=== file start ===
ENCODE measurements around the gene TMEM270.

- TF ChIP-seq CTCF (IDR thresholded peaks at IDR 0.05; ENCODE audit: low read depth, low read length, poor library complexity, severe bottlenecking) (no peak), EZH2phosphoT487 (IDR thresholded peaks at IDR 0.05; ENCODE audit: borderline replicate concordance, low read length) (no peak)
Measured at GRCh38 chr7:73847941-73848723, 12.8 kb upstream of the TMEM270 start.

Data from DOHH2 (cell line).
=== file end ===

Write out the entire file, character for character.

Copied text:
ENCODE measurements around the gene TMEM270.

- TF ChIP-seq CTCF (IDR thresholded peaks at IDR 0.05; ENCODE audit: low read depth, low read length, poor library complexity, severe bottlenecking) (no peak), EZH2phosphoT487 (IDR thresholded peaks at IDR 0.05; ENCODE audit: borderline replicate concordance, low read length) (no peak)
Measured at GRCh38 chr7:73847941-73848723, 12.8 kb upstream of the TMEM270 start.

Data from DOHH2 (cell line).